Nor sworn. From the soul loving falsehood. he passes to the tongue swearing in deceit. There is a reference to Exodus 20:7, "Thou shalt not take (the same Hebrew as here) the name of the Lord thy God in vain" - i:e., in support of a lie (the same Hebrew, lashaaw' (H7723), as that translated "to vanity" here).

Verse 5

He shall receive the blessing from the LORD, and righteousness from the God of his salvation.

He shall receive the blessing - `He shall take the blessing from the Lord,' even as 'he hath not taken his soul unto vanity' (note, Psalms 24:4). A tacit refutation of the idea of inherent efficacy in the benedictions, whether of the priest or the king (2 Samuel 6:18), independently of the religious state, of the persons.

Righteousness. "The blessing" is parallel to "righteousness." It is a blessed, gift of grace, not a debt due to the righteous. "The God of his salvation" having first freely justified him by Messiah's imputed righteousness, then imparts to him the inherent righteousness of sanctification, and finally shall bestow "the crown of righteousness" (2 Timothy 2:8), whereby righteousness shall be made its own reward (Revelation 22:11, end).

Verse 6

This is the generation of them that seek him, that seek thy face, O Jacob. Selah.

The generation of them that seek - i:e., that seek to be among the true sons of Jacob, a seeker after God, and so a representative head of the Church. As to the "face" of Jacob, whom true Israelites look up to as a spiritual father, cf. Isaiah 29:22. But the parallelism of "seek Him" and "seek thy face, O Jacob," would hardly be theologically correct. For seeking Jacob, a man, though representing Church, cannot stand, on a similar footing with seeking God. Rather, 'This is the generation of them that reverence, Him; they that seek thy face, (O God, are) Jacob' - i:e., wrestling suppliants before Gods "face" (Genesis 32:30; Hosea 12:4). The Hebrew for the former "seek" is not the same as that for the latter. The first ( daarash (H1875)) means to diligently regard or reverence; the latter ( baaqash (H1245)) is to "seek." Others may be descendants of Jacob after the flesh; they alone are his true sons who, like him, are reverent seekers after God's face in the way of holiness (Romans 2:28). Margin, ellipsis is harsh, 'that seek thy face, (O God of) Jacob:' though 2 MSS. of Kennicott and the Syriac support it. The Arabic, Ethiopic, and the Septuagint read, 'that seek the face of the God of Jacob.' The English version may be retained with slight change-`This is the generation of them that reverently seek Him, that seek thy face (being the true) Jacob.' The sudden address to God, "that seek thy face," gives emphasis to the sentiment as declared before God Himself.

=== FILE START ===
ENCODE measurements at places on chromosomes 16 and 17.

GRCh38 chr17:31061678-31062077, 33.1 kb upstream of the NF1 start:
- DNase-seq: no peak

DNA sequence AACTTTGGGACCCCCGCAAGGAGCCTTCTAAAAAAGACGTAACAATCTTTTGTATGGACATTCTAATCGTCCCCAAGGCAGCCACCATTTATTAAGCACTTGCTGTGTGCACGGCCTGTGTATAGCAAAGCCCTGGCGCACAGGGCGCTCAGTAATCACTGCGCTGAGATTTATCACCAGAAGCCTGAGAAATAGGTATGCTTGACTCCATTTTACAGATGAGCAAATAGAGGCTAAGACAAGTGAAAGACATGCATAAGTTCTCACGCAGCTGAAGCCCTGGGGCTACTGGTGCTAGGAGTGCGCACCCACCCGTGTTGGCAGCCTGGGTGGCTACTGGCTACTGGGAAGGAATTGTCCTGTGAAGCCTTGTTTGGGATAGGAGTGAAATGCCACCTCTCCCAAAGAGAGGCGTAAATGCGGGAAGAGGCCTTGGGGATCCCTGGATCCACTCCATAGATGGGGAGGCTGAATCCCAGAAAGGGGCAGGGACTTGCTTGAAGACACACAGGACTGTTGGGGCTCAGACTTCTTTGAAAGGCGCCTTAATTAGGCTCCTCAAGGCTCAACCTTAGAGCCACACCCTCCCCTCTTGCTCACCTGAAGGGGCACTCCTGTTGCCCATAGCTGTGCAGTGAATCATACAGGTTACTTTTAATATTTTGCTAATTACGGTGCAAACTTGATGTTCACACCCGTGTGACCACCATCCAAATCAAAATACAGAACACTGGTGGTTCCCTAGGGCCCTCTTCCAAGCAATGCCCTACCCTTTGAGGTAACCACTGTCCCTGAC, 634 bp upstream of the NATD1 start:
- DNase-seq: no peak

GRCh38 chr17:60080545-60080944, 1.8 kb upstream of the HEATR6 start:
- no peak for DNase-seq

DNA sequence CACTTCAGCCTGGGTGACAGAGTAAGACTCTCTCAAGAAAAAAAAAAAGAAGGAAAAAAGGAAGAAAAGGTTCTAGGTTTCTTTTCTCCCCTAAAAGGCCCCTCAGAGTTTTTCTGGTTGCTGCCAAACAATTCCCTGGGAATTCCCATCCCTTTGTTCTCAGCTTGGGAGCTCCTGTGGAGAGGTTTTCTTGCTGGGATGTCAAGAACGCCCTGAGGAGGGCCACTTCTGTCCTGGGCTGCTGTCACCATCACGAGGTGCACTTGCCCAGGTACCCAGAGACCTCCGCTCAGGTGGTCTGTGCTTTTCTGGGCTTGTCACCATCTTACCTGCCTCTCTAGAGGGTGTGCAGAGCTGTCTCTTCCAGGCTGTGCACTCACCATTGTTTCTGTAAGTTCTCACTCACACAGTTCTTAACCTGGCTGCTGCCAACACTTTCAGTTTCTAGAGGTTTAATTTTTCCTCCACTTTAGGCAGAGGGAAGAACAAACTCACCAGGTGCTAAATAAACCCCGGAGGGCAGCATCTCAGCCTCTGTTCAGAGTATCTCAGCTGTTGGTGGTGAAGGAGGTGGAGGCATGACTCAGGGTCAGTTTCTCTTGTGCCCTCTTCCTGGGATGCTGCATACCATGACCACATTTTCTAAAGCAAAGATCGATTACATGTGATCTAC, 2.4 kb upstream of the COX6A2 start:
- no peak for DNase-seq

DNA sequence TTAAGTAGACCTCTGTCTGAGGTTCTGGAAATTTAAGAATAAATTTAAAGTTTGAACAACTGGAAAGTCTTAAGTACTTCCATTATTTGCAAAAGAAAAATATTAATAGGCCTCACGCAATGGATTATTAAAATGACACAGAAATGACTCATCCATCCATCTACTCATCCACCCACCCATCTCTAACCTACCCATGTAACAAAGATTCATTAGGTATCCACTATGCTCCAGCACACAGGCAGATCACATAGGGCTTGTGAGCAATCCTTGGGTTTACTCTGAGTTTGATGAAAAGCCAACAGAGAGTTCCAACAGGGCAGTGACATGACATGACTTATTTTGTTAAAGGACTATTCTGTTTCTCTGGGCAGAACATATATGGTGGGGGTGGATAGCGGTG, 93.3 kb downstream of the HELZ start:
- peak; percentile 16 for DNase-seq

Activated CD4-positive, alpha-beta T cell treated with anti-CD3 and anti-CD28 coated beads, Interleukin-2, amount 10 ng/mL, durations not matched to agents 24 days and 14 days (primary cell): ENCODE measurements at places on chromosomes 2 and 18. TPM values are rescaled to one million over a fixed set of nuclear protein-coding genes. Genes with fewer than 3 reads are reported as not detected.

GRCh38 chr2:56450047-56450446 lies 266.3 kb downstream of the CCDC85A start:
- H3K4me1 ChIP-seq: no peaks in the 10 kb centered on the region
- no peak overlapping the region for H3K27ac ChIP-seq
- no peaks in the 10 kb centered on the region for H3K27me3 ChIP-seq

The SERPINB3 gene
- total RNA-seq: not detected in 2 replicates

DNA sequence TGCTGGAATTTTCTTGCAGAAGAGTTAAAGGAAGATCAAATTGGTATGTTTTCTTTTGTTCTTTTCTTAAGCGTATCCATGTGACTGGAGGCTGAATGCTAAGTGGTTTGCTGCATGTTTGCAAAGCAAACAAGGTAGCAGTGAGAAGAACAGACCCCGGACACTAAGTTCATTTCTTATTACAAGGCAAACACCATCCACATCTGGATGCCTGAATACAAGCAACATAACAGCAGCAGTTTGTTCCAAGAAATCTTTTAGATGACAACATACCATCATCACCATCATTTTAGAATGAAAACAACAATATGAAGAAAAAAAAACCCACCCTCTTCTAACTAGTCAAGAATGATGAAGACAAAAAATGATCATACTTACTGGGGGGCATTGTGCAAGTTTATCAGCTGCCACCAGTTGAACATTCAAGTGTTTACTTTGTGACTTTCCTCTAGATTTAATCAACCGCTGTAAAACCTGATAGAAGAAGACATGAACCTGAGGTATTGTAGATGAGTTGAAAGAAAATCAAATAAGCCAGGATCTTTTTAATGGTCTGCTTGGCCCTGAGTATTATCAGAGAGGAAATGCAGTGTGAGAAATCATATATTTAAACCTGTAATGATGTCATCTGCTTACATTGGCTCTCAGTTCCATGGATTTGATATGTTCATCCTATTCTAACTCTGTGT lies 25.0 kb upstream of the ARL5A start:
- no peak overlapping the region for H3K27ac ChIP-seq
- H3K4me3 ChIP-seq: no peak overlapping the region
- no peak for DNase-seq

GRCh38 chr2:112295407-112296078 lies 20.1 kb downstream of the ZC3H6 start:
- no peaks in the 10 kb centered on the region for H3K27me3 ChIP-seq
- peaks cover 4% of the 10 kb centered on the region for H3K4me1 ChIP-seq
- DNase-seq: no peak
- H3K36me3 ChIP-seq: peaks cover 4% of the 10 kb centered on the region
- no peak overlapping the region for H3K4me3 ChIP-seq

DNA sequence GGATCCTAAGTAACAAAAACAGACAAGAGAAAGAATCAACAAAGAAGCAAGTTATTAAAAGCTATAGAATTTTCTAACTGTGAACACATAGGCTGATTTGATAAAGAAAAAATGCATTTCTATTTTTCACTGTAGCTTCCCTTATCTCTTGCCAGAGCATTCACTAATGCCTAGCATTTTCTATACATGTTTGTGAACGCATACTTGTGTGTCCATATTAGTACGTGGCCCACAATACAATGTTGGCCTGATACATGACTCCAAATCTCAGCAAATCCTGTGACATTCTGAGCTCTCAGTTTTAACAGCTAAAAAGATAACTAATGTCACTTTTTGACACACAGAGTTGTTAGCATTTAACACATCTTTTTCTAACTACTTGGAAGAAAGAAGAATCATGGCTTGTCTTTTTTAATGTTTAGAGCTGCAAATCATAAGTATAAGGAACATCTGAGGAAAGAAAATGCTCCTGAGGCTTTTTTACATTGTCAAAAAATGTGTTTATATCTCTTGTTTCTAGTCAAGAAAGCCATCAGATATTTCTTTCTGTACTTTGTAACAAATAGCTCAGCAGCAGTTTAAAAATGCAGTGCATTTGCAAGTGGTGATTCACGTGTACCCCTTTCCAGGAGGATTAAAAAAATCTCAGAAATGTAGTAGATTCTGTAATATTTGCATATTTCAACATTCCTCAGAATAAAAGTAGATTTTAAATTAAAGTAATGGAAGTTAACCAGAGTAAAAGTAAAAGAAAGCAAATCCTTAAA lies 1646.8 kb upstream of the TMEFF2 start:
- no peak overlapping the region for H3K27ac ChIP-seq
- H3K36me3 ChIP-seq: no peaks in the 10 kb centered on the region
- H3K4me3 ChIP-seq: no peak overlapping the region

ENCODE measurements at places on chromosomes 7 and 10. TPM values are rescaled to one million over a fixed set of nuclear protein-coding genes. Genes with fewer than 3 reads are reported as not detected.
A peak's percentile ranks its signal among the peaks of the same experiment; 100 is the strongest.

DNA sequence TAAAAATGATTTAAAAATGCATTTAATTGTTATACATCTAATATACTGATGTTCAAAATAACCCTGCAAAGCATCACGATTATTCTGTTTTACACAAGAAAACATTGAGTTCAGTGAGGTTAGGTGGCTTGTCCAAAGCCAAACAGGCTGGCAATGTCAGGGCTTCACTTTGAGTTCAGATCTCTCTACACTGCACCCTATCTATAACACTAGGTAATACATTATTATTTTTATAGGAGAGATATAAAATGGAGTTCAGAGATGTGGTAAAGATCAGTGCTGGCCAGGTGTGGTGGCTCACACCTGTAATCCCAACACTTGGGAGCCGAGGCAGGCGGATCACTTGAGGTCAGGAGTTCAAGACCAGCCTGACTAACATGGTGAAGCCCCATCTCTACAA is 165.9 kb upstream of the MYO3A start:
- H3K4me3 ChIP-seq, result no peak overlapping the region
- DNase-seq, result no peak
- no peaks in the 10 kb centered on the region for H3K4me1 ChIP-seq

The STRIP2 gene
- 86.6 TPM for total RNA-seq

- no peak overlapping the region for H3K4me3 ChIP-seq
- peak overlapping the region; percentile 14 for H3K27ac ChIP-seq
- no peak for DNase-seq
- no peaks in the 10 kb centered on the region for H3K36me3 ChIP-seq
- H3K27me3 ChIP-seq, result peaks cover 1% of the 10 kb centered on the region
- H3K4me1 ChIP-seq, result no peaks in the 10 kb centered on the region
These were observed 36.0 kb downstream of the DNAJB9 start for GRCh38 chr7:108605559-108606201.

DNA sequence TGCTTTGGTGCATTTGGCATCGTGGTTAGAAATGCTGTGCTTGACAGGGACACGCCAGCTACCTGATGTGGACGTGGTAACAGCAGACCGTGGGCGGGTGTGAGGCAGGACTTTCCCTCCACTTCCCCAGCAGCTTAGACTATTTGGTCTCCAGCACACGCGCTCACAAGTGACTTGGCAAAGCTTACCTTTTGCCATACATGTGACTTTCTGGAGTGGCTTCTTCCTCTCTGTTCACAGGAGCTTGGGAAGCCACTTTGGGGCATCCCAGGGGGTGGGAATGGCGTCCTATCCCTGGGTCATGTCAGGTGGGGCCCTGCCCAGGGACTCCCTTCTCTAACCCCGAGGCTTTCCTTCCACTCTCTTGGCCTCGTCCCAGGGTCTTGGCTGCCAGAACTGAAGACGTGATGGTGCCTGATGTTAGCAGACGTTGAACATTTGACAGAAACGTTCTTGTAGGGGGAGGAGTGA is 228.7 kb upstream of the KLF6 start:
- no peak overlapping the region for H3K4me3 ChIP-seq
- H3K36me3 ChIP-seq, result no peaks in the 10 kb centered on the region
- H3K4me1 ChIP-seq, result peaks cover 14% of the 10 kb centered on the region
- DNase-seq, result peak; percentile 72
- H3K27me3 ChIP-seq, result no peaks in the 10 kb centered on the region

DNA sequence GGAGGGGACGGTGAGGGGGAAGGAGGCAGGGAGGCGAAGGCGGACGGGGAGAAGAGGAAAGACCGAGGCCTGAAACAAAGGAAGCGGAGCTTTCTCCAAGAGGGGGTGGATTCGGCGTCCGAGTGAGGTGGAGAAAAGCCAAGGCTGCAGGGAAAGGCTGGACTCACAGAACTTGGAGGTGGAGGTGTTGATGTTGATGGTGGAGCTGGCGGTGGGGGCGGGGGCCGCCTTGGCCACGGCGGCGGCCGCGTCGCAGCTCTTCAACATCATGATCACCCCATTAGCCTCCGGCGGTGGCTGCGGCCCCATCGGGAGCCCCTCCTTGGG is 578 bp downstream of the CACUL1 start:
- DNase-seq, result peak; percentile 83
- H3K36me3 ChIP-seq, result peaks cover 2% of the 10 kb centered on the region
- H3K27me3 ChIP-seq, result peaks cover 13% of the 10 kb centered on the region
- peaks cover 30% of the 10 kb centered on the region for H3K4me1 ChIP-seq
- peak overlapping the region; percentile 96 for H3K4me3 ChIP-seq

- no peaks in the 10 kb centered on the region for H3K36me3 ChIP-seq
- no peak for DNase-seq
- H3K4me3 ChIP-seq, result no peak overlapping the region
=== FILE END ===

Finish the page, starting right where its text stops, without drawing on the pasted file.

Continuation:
Verse 7

Lift up your heads, O ye gates; and be ye lift up, ye everlasting doors; and the King of glory shall come in.

As the ark in the procession draws near the gates of Zion, David calls on them to open to receive the King of Glory.

Lift up your heads, O ye gates - i:e., Be elated with the high honour which you have, in the entrance through you of God's own ark. Not, as Grotius thinks, alluding to a kind of portcullis [katarraktai] which is opened by being lifted up; because the expression is, Lift up your heads, which is evidently a poetical personification. The ark was accompanied with the presence of Yahweh Himself. Its settlement marked a new era in God's relations to His people (1 Samuel 6:1; 1 Samuel 6:21; 2 Samuel 6:2). His presence, symbolized by the ark, ensures their safety (Numbers 10:35-36).

Verse 8

Who is this King of glory? The LORD strong and mighty, the LORD mighty in battle.

Who is this King of glory? The question is put in order to lend the people seriously to ask it, and so to ponder upon the true answer.

The Lord strong and mighty - therefore, one who can and will save His people, and punish His and their enemies. So David experienced Him in the battle with Goliath (1 Samuel 17:45; 1 Samuel 17:47).

Verse 9

Lift up your heads, O ye gates; even lift them up, ye everlasting doors; and the King of glory shall come in.

Lift up your heads. The repetition of Psalms 24:7 is to bring out with greater emphasis the might of the Lord as "the Lord of hosts."

Verse 10

Who is this King of glory? The LORD of hosts, he is the King of glory. Selah.

The Lord of hosts - rather, as 'Yahweh' (Hebrew for "the Lord") is not usually made to govern the genitive in this way, 'Yahweh (the God) of hosts.' As an intensification of the idea in the corresponding Psalms 24:8, we must there take "the Lord mighty in battle" as referring to His Almighty power on earth; but here "The Lord of hosts," as referring to His Almighty Lordship over both the material starry hosts, and the spiritual hosts of angels in heaven. Sabeanism, or the worship of 'the hosts (sabaoth) of heaven'-the sun, moon, and stars-must give place to Yahweh, the Lord of Sabaoth.

The concluding verse confirms the opening verse. His being Lord of the earth is established by His most glorious attribute of power, His Lordship over the heavens.

Bibliographical Information
Jamieson, Robert, D.D.; Fausset, A. R.; Brown, David. "Commentary on Psalms 24". "Commentary Critical and Explanatory on the Whole Bible - Unabridged". https://www.studylight.org/commentaries/eng/jfu/psalms-24.html. 1871-8.